Having a baby is a unique experience to each and every mother. Whether one has a plan for labor and delivery, a dream of bonding with the newborn immediately after birth, or snuggling up with the new family in the days that follow in the hospital, each experience is as unique as the new mother and baby.
That being said, procedures followed for the care of newborns in a hospital environment are largely the same. Regimented, sometimes even antiquated newborn care is implemented in hospitals all around the world, even right here in the old USA. According to Mother Rising, a holistic pregnancy blog, the first hour of life is an extremely sensitive time, and should remain largely undisturbed by medical interventions. Of course, they do specify that they are speaking about "normal and healthy" mothers and newborns that do not require immediate emergency care following complications during labor or delivery.
Why is this relevant? Well, the fact is, that if you do not specify that there are certain things for which you do not give your parental consent, doctors and nurses can go ahead and follow their own procedures, and have your sweet smelling, brand new bundle of joy in a situation that you would prefer to avoid.
Over the following pages, we will discuss some of the areas in which a new parent needs to step up and take notice. An informed parent is a prepared parent.
20 Slather The Baby In Gooey Ointment
According to MothersRising.com, although the use of antibiotic eye ointment in newborns is standard procedure, in most cases, it is absolutely unnecessary. The purpose of the ointment is to protect the newborn's eyes from contracting certain STD's during birth. If mom has tested negative for these problems, there is truly no urgent need to slather baby up in that gooey ointment.
If however, there is any doubt about the mother's known exposure, MothersRising goes on to say that it would not be unwise to go ahead with the treatment just to be on the safe side. Of course when in doubt, always ask your doctor for their reasons for recommending a certain treatment, and then make up your own mind.
19 Bulb Suctioning
According to The Journal of Family Practice, there is no benefit to suctioning newborns at birth. In fact, they go on to say, it could actually do more harm than good. If a newborn is healthy and has been delivered from the clear amniotic fluid without the presence of meconium, guidelines from The Neonatal Resuscitation Program (NRP), recommend against using this procedure on your new little bundle of joy.
Of course, each medical team has their own beliefs, and it would benefit each new mom-to-be to discuss these before the moment of birth draws near. The NRP also suggests that wiping the newborn's mouth and nose with a towel is a feasible alternative to suctioning. In fact, they go on to say that newborns who have been wiped with a towel often have higher APGAR scores than those that have been suctioned. Something to consider.
18 The Baby's First Bath
According to Today's Parent, there are some reasons that you may want to wait to have your newborn bathed as part of standard procedure. The waxy coating on newborns is a natural moisturizer and cleanser, and is designed to protect the newborn from infection, so why wash it off immediately? In addition, Today's Parent goes on to remind us that babies are not yet good at regulating their body temperatures, and a bath may hinder this process even more.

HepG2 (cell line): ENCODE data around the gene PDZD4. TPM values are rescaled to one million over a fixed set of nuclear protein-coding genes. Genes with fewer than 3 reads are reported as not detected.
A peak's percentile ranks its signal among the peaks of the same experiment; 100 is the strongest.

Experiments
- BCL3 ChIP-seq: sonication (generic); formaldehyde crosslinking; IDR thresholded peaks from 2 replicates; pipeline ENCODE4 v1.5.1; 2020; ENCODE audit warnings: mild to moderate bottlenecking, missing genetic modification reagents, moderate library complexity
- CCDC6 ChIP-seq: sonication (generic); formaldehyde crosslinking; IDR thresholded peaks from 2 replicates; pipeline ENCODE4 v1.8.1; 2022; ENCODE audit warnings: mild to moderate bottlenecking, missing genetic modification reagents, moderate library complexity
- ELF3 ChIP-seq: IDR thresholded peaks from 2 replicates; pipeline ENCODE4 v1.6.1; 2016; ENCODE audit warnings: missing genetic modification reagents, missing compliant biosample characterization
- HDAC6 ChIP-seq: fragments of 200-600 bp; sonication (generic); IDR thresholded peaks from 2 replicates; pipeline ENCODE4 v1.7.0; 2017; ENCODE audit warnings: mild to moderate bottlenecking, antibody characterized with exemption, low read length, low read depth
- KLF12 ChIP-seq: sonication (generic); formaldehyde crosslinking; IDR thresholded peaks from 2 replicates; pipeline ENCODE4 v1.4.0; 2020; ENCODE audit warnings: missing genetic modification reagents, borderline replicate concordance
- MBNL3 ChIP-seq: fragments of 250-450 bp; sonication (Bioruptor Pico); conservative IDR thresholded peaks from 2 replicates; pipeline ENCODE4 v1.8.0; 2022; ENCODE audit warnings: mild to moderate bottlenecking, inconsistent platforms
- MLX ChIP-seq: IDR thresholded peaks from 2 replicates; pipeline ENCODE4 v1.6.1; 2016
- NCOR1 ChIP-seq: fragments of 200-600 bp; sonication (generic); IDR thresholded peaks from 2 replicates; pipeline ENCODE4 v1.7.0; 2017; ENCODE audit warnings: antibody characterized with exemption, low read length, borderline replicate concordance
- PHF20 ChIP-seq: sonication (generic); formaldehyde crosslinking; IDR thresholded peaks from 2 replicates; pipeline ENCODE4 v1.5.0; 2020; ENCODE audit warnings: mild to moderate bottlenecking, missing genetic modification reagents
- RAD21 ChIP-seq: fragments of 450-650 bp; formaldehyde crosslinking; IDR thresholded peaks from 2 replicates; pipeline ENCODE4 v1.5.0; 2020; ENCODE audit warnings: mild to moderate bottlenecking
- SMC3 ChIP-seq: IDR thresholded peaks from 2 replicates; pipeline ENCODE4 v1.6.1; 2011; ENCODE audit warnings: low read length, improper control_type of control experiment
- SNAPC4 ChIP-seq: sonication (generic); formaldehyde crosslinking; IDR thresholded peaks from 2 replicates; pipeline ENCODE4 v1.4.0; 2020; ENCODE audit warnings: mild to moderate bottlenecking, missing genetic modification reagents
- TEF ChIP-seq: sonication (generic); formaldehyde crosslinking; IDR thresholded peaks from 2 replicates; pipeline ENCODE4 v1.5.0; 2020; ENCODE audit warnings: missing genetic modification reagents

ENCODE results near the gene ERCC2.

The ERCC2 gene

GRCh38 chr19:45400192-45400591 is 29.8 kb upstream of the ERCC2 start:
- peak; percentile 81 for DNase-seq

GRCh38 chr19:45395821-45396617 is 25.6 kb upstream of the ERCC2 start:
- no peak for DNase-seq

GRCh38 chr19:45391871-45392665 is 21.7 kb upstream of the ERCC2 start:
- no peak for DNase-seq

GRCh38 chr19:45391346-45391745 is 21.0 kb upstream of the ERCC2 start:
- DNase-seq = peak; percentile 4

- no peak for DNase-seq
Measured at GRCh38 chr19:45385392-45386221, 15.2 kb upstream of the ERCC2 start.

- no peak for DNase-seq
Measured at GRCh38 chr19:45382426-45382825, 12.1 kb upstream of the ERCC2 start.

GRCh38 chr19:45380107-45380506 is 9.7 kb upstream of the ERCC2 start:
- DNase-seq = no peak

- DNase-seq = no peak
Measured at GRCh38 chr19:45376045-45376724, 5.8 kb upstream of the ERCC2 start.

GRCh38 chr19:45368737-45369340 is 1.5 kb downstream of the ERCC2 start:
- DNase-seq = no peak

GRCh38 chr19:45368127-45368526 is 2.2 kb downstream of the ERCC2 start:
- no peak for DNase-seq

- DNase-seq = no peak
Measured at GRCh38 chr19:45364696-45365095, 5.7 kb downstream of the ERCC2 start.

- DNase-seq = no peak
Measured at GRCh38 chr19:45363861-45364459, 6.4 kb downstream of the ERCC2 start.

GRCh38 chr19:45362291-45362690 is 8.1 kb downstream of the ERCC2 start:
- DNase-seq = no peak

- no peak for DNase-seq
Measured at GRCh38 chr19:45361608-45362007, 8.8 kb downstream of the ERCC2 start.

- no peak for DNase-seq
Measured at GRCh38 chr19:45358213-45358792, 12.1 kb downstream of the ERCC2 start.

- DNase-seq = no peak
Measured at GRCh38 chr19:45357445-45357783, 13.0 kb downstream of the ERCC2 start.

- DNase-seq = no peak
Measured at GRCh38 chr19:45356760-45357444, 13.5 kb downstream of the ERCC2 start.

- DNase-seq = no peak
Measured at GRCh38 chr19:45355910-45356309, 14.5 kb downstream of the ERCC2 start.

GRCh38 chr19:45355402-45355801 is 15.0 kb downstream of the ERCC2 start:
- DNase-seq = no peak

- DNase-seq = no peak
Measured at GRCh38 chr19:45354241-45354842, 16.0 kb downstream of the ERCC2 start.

"Babies are not born very dirty", says Michael Farmer, head of The Department of Family Practice at BC Women's Hospital. He goes on to say that there is no urgent need to have the baby bathed, and the process can absolutely be delayed at the parents' request. Rubbing the baby with a clean towel is more than sufficient to remove any undesirables that are leftover from delivery.
In an article written by Deborah Batic of The Globe and Mail, whether or not to swaddle a newborn is the new parental question. She compares the urgency of this new debate to that of breast vs. bottle, and crib vs. co-sleeping. Although it is commonplace in most hospitals, this is indeed something that you can revoke consent for if you see fit.
"Really, parents shouldn't be doing this", said Maureen Luther, a pediatric physiotherapist at Sunnybrook Health Sciences Center in Toronto. "Swaddling is really not that beneficial". That being said, The Globe and Mail goes on to say that not only is it not beneficial, but may even be harmful to your precious baby.
As with all parental decisions, do your homework, ask questions, and come to your own conclusions when it is time to care for your brand new baby.
16 Baby Hat
According to MotherRisingBirth.com, putting a hat on a newborn baby's head may actually interfere with mommy/baby bonding. They go on to suggest that the reasoning behind the need for these hats is to protect your brand new bundle of joy from breezes, etc. in the environment.
However, this author goes on to say that it is ok (and should not only be requested but expected) for the birthing environment to meet the needs of the baby. There should be no need to add extra items (barriers if you will) between mother and child.
Everybody involved in the birthing process should be considered in the environmental variables contained in the room. If this is done, there should be no need for immediately "protecting" the baby from the big bad world that they just entered.
15 The APGAR Test
APGAR testing has become routine in most American hospitals. However, although these tests are now referred to as, "mandatory" that is not truly the case. According to FamilyDoctor.org, APGAR testing may be refused, and the reasons need only be stated to your doctor. If this is not arranged before the birth of your little one, however, it may be more difficult to wiggle out of, as this test begins moments after birth, when Mom is still pretty well busy with other issues.